Interested in Elvis Costello? Here’s Where to Start

Slate's Culture Blog
Aug. 3 2012 10:54 AM

Where Do I Start With Elvis Costello?

Elvis Costello
Singer-songwriter Elvis Costello.

Photo by Larry Busacca/Getty Images for SeriousFun Children's Network

Elsewhere in Slate, read John Lingan’s article on Elvis Costello’s underappreciated literary legacy.

Elvis Costello has explored so many small rooms in his musical taste that no ten songs could convey the whole house. Starting with My Aim is True in 1977 and lasting through Imperial Bedroom in 1982, he made a series of six records that could all serve as a single-stop introduction. Other than Almost Blue, a collection of country covers, they all exhibit his early vocal snarl and biting lyrics. I’ve chosen some of the most representative tracks from those albums, though I’m sure a couple Get Happy!! boosters will take issue with my overlooking that one.

Both Get Happy!!, written in the style of Stax soul, and Almost Blue (the aforementioned country collection) are stylistic concept albums. Costello continued this trend with King of America in 1986, though that record’s Americana-influenced acoustic sound has proved to be the general starting point for the genre he inhabits most often nowadays. As roots music it’s pretty stiff, though “Brilliant Mistake” remains one of his best and best-loved songs.

Since then, Costello has recorded albums with the classical Brodsky Quartet, the pop composer Burt Bacharach, the jazz big band Metropole Orchestra, New Orleans legend Allen Toussaint, and opera singer Anne Sofie von Otter, as well as rock albums with The Attractions and his newer band The Imposters (which has only a different bassist). From all these different efforts I've chosen “Hora Decubitus” and “The Sharpest Thorn” because they show just how far afield Costello’s traveled yet how good he can still be in some of these more distant musical landscapes. The former is a Charles Mingus composition from 1959, to which Costello wrote original lyrics. The latter was co-written with Toussaint for their 2006 post-Katrina tribute to New Orleans.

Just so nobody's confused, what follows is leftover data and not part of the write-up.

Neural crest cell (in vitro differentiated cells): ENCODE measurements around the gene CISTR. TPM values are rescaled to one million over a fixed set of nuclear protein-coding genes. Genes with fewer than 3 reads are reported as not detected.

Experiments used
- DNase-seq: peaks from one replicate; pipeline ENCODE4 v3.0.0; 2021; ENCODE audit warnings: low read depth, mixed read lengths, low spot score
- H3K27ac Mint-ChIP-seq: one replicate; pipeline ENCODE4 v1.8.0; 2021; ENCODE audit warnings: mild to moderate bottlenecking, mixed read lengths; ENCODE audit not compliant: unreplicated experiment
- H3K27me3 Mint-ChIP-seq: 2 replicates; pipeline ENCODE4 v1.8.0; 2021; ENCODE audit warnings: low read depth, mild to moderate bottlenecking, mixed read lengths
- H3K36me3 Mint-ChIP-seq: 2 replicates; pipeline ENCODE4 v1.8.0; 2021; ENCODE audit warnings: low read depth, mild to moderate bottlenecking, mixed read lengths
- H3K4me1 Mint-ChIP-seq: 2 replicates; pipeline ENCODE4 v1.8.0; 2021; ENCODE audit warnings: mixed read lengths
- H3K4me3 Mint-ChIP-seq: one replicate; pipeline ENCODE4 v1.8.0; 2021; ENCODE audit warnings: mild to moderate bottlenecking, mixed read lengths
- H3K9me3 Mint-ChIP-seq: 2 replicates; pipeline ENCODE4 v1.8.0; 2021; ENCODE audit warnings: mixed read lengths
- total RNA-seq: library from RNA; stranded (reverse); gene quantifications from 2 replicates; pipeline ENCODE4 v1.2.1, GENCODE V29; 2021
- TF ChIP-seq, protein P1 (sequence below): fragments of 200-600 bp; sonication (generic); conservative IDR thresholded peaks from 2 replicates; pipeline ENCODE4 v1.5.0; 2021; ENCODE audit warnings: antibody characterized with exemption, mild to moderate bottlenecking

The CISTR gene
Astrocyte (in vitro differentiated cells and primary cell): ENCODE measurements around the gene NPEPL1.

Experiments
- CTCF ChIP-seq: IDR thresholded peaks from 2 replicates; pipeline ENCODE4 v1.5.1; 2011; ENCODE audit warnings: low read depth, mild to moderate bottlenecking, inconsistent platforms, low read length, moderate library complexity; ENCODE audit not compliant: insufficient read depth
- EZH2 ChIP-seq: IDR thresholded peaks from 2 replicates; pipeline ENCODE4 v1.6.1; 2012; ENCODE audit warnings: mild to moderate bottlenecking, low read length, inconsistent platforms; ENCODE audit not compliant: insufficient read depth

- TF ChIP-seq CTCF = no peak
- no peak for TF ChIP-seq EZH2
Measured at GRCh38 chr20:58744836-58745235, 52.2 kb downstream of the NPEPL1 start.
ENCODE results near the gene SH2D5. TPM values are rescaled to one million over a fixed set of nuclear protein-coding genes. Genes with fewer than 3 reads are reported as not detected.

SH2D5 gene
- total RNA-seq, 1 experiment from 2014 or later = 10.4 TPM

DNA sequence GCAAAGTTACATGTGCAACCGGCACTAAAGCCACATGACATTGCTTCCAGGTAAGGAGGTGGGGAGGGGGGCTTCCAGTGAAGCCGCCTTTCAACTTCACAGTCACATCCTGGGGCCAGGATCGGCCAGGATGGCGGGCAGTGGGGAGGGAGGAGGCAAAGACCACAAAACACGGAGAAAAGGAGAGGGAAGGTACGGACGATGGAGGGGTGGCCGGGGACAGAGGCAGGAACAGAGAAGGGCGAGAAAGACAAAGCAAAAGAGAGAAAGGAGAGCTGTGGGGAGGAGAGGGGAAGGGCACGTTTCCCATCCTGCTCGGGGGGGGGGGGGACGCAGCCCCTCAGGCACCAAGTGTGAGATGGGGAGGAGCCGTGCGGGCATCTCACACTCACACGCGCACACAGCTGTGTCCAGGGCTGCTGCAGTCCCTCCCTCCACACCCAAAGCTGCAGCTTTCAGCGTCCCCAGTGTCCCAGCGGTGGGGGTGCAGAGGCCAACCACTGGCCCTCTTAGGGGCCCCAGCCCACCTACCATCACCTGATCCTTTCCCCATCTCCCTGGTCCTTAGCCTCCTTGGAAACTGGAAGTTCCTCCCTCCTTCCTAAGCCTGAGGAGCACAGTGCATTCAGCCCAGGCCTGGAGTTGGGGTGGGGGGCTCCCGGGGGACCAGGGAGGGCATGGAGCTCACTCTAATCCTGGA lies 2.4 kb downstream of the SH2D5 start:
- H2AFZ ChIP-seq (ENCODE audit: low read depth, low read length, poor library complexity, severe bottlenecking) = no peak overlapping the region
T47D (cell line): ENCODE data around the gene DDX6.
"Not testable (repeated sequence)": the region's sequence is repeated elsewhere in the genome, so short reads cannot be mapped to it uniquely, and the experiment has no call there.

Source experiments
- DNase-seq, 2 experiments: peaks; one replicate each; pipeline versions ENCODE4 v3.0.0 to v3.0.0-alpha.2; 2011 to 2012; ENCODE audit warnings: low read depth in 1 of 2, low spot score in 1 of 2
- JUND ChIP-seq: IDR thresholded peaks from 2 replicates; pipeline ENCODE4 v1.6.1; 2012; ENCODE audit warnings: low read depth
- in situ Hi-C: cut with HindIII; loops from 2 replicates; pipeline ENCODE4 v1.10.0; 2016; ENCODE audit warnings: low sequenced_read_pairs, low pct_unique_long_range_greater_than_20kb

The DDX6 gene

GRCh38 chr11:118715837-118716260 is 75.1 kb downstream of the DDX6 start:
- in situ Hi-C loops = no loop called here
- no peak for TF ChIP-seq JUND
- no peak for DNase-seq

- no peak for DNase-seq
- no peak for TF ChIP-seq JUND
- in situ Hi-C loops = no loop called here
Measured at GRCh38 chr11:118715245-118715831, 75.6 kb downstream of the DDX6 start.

Costello’s most recent records were both serious roots albums, with dobros and fiddles and T-Bone Burnett producing. Your guess is as good as mine what he’s recording now. But that’s part of the fun.

You can also listen to these songs on Amazon and YouTube: “Watching the Detectives,” from My Aim is True (1977); Radio, Radio,” from This Year's Model (1978); Two Little Hitlers” from Armed Forces (1979); New Lace Sleeves from Trust (1981); “Pidgin English” from Imperial Bedroom (1982);  Brilliant Mistake” from King of America (1986); Battered Old Bird” from Blood & Chocolate (1986); Complicated Shadows” from All This Useless Beauty (1996)*; “Hora Decubitus” with the Metropole Orchestra  from My Flame Burns Blue (2006); The Sharpest Thorn” with Allen Toussaint from The River in Reverse (2006).

*Correction, August 3, 2012: Due to an editing error, this post originally misidentified the year of release for All This Useless Beauty. It came out in 1996, not 1986.


John Lingan has written for the Los Angeles Review of Books, the Point, the Morning News, the Quarterly Conversation, and other venues. He's working on a memoir about becoming a father during college.



Crying Rape

False rape accusations exist, and they are a serious problem.

Scotland Is Just the Beginning. Expect More Political Earthquakes in Europe.

No, New York Times, Shonda Rhimes Is Not an “Angry Black Woman” 

Brow Beat
Sept. 19 2014 1:39 PM Shonda Rhimes Is Not an “Angry Black Woman,” New York Times. Neither Are Her Characters.

The Music Industry Is Ignoring Some of the Best Black Women Singing R&B

How Will You Carry Around Your Huge New iPhone? Apple Pants!

Medical Examiner

The Most Terrifying Thing About Ebola 

The disease threatens humanity by preying on humanity.


The Other Huxtable Effect

Thirty years ago, The Cosby Show gave us one of TV’s great feminists.

Lifetime Didn’t Find the Steubenville Rape Case Dramatic Enough. So They Added a Little Self-Immolation.

Why Men Can Never Remember Anything

The XX Factor
Sept. 19 2014 1:11 PM Why Men Can Never Remember Anything
  News & Politics
Sept. 19 2014 5:19 PM Washington’s Acting Roles
Sept. 19 2014 3:24 PM Why Innovators Hate MBAs
Inside Higher Ed
Sept. 19 2014 1:34 PM Empty Seats, Fewer Donors? College football isn’t attracting the audience it used to.
  Double X
The XX Factor
Sept. 19 2014 4:58 PM Steubenville Gets the Lifetime Treatment (And a Cheerleader Erupts Into Flames)
  Slate Plus
Slate Picks
Sept. 19 2014 12:00 PM What Happened at Slate This Week? The Slatest editor tells us to read well-informed skepticism, media criticism, and more.
Brow Beat
Sept. 19 2014 4:48 PM You Should Be Listening to Sbtrkt
Future Tense
Sept. 19 2014 5:03 PM White House Chief Information Officer Will Run U.S. Ebola Response
  Health & Science
Medical Examiner
Sept. 19 2014 5:09 PM Did America Get Fat by Drinking Diet Soda?   A high-profile study points the finger at artificial sweeteners.
Sports Nut
Sept. 18 2014 11:42 AM Grandmaster Clash One of the most amazing feats in chess history just happened, and no one noticed.